ProView – Exped Outer Space II FR
With the plethora of tents available out there, it can be a bit daunting picking one that is right for you. While I can’t help you narrow down those choices, I can recommend the Exped Outer Space II Tent if you are looking for a two-person luxury tent with enough room to shelter you in subpar conditions. I brought this tent on a three-night car-camping photography trip above 10,000’ in the mountains of Colorado with sub-freezing windy conditions that truly tested its capabilities.
Exped Outer Space II FR
Product Description: Outer Space II is a shape-shifting, multi-mode, take-anywhere tent for 2 people with enough vestibule space for a party. Multiple set-up and deployment modes allow Outer Space to adapt to changing conditions and personal preferences for optimal comfort. A giant, pole-supported front vestibule easily shelters 3 people in camp chairs, a lightweight table and backpacks. Exostructure poles (poles on outside of fly) guarantee a rapid and dry set-up.
Offer price: MSRP: $449.00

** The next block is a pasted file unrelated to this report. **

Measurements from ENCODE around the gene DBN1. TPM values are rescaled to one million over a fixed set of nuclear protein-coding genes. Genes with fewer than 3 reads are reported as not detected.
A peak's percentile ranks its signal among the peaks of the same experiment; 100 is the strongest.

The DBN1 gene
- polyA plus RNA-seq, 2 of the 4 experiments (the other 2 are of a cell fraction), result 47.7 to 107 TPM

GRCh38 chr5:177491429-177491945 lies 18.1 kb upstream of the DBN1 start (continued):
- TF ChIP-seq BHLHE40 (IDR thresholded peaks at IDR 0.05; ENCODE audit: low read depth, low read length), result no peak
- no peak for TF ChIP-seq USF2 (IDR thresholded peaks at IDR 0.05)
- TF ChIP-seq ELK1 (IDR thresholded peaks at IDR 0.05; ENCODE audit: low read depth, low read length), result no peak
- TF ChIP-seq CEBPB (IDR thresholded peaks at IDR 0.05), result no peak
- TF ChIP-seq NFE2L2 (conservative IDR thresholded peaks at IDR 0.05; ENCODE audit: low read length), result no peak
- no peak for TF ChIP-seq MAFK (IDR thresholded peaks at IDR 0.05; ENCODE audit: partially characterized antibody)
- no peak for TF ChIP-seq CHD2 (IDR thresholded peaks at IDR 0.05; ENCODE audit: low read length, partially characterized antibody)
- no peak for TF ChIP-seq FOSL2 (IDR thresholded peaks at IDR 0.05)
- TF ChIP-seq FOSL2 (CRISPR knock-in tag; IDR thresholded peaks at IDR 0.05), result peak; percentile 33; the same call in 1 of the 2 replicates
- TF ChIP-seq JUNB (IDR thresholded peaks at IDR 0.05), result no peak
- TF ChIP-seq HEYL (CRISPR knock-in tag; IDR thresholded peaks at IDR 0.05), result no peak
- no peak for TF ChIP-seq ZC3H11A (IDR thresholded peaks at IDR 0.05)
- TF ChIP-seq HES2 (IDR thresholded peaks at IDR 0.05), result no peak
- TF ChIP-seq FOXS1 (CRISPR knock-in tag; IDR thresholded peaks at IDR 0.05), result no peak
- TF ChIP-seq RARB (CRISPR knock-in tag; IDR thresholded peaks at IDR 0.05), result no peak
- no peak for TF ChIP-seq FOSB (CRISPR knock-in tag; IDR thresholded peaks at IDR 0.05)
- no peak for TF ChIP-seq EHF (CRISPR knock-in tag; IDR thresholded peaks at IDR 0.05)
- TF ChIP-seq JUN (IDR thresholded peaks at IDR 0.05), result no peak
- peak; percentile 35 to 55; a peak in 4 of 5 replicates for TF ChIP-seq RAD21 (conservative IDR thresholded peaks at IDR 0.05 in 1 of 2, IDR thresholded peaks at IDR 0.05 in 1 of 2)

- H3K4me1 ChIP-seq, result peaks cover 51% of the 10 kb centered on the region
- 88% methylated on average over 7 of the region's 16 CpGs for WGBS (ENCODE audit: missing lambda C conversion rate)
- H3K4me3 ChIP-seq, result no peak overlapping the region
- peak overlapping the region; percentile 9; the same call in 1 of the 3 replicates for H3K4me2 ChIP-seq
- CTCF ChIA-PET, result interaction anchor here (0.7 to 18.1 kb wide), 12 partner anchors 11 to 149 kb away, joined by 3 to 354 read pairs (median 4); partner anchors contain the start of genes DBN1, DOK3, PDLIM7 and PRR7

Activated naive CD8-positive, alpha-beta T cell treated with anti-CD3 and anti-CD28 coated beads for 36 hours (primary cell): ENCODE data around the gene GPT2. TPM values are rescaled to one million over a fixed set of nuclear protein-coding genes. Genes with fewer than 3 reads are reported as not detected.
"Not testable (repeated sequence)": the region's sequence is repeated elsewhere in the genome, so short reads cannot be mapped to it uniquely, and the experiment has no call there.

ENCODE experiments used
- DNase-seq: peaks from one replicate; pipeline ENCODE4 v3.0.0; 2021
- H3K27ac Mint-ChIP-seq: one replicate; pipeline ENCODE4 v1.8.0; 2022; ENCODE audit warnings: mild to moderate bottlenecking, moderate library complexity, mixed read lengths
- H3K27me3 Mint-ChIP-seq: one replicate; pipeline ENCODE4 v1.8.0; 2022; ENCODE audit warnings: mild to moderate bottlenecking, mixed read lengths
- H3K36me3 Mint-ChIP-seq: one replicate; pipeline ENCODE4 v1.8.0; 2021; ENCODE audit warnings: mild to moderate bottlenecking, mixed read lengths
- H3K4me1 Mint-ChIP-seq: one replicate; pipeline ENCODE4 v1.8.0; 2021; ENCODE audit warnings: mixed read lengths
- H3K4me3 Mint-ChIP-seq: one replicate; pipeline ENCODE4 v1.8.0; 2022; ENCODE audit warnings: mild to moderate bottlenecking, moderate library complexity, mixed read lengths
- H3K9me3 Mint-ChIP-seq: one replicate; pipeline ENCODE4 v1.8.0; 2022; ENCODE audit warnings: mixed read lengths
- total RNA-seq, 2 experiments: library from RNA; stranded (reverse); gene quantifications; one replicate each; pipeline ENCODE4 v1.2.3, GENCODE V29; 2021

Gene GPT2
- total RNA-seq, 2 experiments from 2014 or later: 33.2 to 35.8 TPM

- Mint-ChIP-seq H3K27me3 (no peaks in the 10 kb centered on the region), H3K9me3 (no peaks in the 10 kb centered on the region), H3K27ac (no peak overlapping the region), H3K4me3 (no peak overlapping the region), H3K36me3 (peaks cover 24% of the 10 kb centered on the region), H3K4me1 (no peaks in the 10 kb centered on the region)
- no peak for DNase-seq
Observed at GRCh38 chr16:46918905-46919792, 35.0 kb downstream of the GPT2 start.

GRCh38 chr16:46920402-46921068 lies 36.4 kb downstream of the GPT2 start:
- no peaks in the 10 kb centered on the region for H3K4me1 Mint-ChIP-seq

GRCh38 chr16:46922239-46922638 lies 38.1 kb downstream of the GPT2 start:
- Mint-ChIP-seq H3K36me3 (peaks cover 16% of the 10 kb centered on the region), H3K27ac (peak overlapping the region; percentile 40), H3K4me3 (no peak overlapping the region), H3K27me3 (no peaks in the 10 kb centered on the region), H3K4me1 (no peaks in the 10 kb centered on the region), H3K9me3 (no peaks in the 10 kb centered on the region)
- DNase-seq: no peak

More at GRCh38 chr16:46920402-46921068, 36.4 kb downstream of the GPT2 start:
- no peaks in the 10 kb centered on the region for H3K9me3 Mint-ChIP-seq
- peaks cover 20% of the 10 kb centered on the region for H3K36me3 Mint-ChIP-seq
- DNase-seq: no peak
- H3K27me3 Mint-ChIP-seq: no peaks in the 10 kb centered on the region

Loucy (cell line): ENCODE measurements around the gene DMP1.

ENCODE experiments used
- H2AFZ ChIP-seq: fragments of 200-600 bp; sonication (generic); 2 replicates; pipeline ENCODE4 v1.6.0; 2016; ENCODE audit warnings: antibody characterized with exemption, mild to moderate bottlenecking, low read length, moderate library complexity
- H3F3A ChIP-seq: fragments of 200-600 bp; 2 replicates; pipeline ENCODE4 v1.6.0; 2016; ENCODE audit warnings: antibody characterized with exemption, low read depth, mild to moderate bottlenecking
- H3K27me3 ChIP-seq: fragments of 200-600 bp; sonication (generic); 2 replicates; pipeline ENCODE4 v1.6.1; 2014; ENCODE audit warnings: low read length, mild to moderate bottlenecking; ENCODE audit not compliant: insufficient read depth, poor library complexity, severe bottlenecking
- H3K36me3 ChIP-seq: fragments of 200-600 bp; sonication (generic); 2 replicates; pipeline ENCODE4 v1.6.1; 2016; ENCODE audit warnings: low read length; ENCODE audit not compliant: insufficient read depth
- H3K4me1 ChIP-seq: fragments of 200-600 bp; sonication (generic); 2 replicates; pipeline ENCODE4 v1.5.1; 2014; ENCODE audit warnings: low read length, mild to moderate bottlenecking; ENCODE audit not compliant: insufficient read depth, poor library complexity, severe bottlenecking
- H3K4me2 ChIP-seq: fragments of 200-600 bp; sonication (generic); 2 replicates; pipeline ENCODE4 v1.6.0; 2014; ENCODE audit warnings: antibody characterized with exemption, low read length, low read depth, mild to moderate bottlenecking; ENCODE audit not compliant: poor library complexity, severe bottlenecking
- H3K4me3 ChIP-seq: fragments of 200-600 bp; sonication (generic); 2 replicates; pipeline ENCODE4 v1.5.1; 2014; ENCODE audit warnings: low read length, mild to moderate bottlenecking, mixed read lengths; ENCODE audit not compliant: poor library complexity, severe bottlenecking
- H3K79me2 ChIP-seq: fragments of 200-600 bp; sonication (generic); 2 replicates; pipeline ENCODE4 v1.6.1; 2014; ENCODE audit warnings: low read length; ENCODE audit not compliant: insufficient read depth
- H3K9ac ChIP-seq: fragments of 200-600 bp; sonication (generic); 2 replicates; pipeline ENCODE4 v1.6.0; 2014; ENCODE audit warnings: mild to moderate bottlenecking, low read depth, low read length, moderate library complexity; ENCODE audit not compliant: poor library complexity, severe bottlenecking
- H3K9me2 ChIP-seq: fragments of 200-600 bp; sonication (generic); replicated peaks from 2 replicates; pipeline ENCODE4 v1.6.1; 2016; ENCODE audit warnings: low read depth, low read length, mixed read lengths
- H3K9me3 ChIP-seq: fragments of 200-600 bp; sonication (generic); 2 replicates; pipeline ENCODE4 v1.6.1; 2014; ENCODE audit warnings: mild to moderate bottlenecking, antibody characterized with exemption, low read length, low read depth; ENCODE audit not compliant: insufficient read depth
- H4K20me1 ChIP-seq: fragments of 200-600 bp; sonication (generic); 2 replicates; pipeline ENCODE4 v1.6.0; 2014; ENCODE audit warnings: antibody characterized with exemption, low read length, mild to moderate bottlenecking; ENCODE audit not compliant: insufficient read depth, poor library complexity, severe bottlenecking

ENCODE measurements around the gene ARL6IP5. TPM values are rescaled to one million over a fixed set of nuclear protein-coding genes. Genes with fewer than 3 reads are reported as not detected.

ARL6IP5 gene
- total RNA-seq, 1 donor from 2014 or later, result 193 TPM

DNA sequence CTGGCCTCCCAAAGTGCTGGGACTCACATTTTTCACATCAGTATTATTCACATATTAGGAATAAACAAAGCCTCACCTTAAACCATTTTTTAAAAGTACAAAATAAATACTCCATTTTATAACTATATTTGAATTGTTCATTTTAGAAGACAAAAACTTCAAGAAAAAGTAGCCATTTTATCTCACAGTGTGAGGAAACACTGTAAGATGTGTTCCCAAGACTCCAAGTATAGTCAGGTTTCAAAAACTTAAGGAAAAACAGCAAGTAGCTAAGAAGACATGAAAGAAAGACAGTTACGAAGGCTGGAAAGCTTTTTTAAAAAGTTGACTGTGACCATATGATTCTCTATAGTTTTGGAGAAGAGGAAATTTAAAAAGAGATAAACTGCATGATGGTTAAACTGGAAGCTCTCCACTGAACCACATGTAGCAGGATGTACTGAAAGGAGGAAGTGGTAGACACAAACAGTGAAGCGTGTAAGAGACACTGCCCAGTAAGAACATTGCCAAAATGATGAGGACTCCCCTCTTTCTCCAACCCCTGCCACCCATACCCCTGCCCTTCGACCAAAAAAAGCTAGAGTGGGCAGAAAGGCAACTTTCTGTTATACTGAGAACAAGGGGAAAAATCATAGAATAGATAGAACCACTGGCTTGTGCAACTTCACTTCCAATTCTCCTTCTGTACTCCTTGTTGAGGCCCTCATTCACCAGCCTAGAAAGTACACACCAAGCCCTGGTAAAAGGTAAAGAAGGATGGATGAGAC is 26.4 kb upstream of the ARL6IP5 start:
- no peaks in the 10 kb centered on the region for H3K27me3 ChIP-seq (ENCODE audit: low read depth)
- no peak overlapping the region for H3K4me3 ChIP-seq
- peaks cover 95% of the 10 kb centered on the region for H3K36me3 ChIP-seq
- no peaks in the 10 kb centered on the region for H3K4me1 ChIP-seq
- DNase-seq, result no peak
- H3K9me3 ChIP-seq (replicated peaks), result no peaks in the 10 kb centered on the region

Ease of Use
The Exped Outer Space II is a spacious, feature-laden tent with a price tag to match. The monstrous vestibule provides a roomy reprieve from the elements or a bit of shade on sunny days. While the plastic tent pegs are better used as coffee stirrers, the guy lines keep the tent battened down in stormy conditions. If you are searching for the perfect luxury tent to bring on car-camping excursions, look no further.
- Large vestibule
- Multiple configurations for varied conditions
- Reasonably fast setup
- Guy-lines make it stable in the wind
- Two-person variation is a bit tight in the sleeping area
- Included Swiss Piranha Stakes are useless
The Exped Outer Space II is a one-pole, exoskeleton-style tent with a tremendous amount of room; an internal sleeping area is situated towards the rear of the tent leaving the front area as a large vestibule with enough room for two people to sit comfortably in camp chairs. The front flaps can be affixed in a few different positions – from fully closed to fully open with a few options in between – and provide you with an adjustable amount of privacy and warmth. Colorado is in a perpetual fire ban, so nights in the mountains can get quite cold; with the vestibule fully closed we were able to comfortably cook our food and huddle around a gas lantern for warmth without feeling cramped. While Exped explicitly discourages using stoves and lanterns in the tent, we found there was enough of a gap at the bottom to allow gases to escape. Additionally, there is a red “prop-pole” on the front zipper that opens the front slightly allowing ventilation. The top of the rainfly has quite a few loops for hanging clothing, lamps, keys, or other small things.